Review: Jennings Goes to School by Anthony Buckeridge

Jennings Goes to School by Anthony Buckeridge‘You’ve heard of the Wizard of Oz, of course. Well, obviously, the opposite of wizard is ozard, isn’t it?’

Jennings conceded the point.

‘That shepherd’s pie we’ve just had was supersonic muck so it’s wizard, but this school jam’s ghastly so it’s ozard. Everything ghastly is ozard; being a new chap’s pretty ozard for a bit, but you’ll get used to it when you’ve been here as long as I have.’”

Jennings Goes to School, the first of the Jennings series, was published in 1950. At this point children’s books were still wholesome and pure, staying right away from difficult issues like divorce or sexuality. The Jennings books obeyed this rule even after the revolution in children’s literature that began in the 60s and is still continuing today. They are unusual in that few school stories were written to be deliberately humorous, and indeed the boys’ school story genre had long been in decline by the 50s. However, the Jennings books, like any really good series, succeed in rising above petty considerations of genre.

The character of John Christopher Timothy Jennings himself is precisely what is needed for a story of this sort. He is intelligent, impulsive and imaginative, and takes himself and his occupations incredibly seriously. He’s rarely much upset by getting into trouble, even in his early days at Linbury Court, and as Mr. Carter explains, is “like a cork in water … you can push him under, but the next moment he’s bobbing about on the top again.” A significant amount of the humour in the book comes from Jennings’ tendency to take things literally, and this continues throughout the series.

Darbishire (Charles Edwin Jeremy) is an excellent foil for Jennings. An earnest, cautious and bespectacled young man, he is more fearful of getting into scrapes than his friend, but is generally drawn into Jennings’ schemes with the result that he receives his fair share of trouble. He is given to quoting proverbs and, like his father, speaks in a “welter of glistening consonants”.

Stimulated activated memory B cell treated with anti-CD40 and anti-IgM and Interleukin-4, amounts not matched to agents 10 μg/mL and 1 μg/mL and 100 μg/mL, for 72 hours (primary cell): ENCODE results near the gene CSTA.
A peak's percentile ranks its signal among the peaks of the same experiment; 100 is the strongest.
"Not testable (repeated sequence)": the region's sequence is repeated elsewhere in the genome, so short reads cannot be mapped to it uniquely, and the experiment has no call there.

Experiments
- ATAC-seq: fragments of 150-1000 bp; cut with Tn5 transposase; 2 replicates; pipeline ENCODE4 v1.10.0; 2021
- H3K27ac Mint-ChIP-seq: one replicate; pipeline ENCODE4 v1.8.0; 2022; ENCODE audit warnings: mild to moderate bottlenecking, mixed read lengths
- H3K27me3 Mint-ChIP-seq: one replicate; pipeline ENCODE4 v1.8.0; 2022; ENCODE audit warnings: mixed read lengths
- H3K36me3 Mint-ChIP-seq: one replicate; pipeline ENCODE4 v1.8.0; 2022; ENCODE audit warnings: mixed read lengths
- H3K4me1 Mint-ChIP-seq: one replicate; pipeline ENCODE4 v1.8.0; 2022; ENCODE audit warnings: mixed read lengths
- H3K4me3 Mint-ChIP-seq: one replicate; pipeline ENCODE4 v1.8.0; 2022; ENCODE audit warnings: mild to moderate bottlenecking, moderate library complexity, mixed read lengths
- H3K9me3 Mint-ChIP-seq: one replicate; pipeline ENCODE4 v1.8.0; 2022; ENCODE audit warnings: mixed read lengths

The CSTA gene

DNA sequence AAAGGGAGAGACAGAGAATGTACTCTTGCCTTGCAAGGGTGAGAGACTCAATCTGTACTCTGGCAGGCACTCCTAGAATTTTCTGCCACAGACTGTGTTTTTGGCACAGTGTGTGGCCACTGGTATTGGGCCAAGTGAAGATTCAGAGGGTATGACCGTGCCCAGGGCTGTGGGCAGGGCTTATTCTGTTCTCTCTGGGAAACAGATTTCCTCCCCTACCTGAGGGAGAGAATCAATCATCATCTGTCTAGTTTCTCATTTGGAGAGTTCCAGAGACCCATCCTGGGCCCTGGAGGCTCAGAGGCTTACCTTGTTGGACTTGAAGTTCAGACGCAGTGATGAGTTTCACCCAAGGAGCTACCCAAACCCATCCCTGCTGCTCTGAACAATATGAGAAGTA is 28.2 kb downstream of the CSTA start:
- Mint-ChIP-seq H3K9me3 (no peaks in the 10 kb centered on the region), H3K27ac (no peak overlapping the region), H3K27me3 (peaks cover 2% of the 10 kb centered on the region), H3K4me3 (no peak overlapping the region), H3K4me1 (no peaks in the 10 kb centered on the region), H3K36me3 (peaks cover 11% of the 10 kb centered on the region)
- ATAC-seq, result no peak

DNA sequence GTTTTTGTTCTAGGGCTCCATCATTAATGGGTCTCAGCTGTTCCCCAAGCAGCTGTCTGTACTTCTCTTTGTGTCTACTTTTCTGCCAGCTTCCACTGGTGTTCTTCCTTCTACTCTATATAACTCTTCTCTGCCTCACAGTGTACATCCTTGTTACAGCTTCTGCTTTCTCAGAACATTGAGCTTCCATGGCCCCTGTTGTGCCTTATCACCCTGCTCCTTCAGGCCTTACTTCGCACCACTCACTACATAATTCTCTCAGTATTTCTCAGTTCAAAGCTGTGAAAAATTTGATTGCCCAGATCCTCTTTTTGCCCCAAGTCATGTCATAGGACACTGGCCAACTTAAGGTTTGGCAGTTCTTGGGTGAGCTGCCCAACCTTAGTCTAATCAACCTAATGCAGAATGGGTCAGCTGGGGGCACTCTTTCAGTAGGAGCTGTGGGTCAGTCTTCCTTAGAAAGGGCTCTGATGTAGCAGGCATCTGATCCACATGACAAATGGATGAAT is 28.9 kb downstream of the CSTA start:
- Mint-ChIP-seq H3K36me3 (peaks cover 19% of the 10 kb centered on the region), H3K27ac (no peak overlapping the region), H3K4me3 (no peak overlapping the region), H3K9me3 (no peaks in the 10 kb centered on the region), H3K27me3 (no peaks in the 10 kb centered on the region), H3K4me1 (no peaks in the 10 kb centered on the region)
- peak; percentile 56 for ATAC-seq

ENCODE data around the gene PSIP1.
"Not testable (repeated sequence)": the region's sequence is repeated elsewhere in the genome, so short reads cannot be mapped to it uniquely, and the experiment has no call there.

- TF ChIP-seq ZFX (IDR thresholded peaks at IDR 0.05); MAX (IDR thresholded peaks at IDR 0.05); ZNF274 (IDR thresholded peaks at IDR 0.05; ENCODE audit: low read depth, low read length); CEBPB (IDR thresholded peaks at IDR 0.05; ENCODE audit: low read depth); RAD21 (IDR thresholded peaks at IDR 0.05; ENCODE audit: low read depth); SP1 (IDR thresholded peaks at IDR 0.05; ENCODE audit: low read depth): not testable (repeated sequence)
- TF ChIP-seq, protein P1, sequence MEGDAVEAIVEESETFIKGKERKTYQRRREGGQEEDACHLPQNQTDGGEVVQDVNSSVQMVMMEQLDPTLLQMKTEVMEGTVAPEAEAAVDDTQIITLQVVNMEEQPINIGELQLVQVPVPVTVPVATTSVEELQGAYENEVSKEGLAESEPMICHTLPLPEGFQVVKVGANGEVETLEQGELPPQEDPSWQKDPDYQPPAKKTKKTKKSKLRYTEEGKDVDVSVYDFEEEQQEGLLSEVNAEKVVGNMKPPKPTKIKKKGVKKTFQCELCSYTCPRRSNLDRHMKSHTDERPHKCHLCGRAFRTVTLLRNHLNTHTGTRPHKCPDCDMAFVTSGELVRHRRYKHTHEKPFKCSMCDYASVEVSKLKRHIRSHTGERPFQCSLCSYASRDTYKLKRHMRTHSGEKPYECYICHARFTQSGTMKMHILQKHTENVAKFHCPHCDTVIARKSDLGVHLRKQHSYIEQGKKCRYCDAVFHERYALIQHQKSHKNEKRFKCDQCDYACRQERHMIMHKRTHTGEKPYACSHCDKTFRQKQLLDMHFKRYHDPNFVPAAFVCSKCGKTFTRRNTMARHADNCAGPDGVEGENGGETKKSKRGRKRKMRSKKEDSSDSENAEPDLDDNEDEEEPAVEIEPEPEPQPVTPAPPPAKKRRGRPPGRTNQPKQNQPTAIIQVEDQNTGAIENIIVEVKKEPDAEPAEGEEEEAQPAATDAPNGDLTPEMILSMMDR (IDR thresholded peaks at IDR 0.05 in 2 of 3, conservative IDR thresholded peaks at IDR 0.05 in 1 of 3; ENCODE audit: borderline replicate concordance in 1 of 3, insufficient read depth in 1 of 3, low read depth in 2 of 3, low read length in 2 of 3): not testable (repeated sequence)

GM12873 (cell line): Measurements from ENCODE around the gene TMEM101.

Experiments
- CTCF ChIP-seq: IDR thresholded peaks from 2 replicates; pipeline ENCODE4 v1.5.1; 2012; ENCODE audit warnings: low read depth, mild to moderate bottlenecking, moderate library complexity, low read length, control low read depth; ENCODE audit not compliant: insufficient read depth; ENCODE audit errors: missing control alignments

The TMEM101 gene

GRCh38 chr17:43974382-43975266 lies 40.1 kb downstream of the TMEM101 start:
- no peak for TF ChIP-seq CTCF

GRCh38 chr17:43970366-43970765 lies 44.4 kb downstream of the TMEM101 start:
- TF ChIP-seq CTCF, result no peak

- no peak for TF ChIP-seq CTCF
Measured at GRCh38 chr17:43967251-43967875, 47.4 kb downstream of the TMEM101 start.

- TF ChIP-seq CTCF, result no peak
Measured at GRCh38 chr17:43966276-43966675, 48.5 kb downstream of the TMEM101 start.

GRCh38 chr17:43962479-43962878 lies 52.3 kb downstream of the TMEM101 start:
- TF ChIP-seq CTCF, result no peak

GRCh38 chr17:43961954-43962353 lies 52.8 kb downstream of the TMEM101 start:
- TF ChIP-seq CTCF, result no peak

The rest of the boys at Linbury Court have few distinguishing features, especially this early in the series. Temple is top in Latin and prone to handing out threats of “bashings-up”. Atkinson, like Darbishire, is definitely a follower (and for some reason I always see him as terribly skinny), while Venables is a pleasant but undeniably generic boy. The others are mere ciphers in the background at this point and mostly appear to call Jennings or Darbishire “Mud” or laugh uproariously in Mr. Wilkins’ class.

The plot of Jennings Goes to School is fairly episodic in nature. Not that this matters, because each episode is hilarious. My own particular favourite is the one in which Mr. Wilkins ends up dangling down the side of the school on the end of a rope, though the episode of the Thing is almost as funny. The later books tend to contain more of a continuing narrative, though Jennings Goes to School still feels well structured, and any loose ends are nicely tied up.

The language and humour of Jennings Goes to School is highly popular with children, but also with adults.. Much of the book is written from Jennings’ perspective but enough is from Mr. Carter’s or Mr. Wilkins’ that we get a distinct impression of the adults’ view of the boys. I get the feeling that the book is probably written as much for adults as for children. This may, of course, be because I didn’t discover Jennings Goes to School until I was an adult so I have never read the book as a child. Certainly it seems that the book (and the later books in the series) are as enjoyable to adults as they are to children. Having said this, much of the humour is distinctly childish – for example, Mr. Wilkins’ frequent exclamations of “I – I – Corwumph!”

All in all, Jennings Goes to School is an excellent read for both children and adults; splendid if you need something light and not too challenging, and want a good laugh.

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Review: The Glass Bird Girl by Esme Kerr

The Glass Bird Girl by Esme KerrIf we don’t get some results by the end of term we might decide you’re in the wrong job. I trust you’ve already pulled out of the play – the best servants remain invisible, and you weren’t sent to Knight’s Haddon to lark about onstage. I shall be telephoning your headmistress this week to keep myself informed.”

The Glass Bird Girl by Esme Kerr is a rather lovely book. It’s a contemporary school story with more than a hint of mystery, but it reads a bit like a story of an earlier period. This is partly the fault (or, some might say, the advantage) of the setting. The girls at Knight’s Haddon school are not permitted mobile phones, computers, tablets or any other device, and they wear a distinctly old-fashioned uniform. In addition, Edie has not been sent to the school for normal reasons, but to find out (as she puts it in her own mind) whether someone is stealing another girl’s pencils. One Prince Stolonov is afraid that his daughter Anastasia is being “horribly teased” and insists on importing a girl into the school to investigate the possibility. This, of course, leads Edie to discover the much deeper and darker mystery that is going on in the school.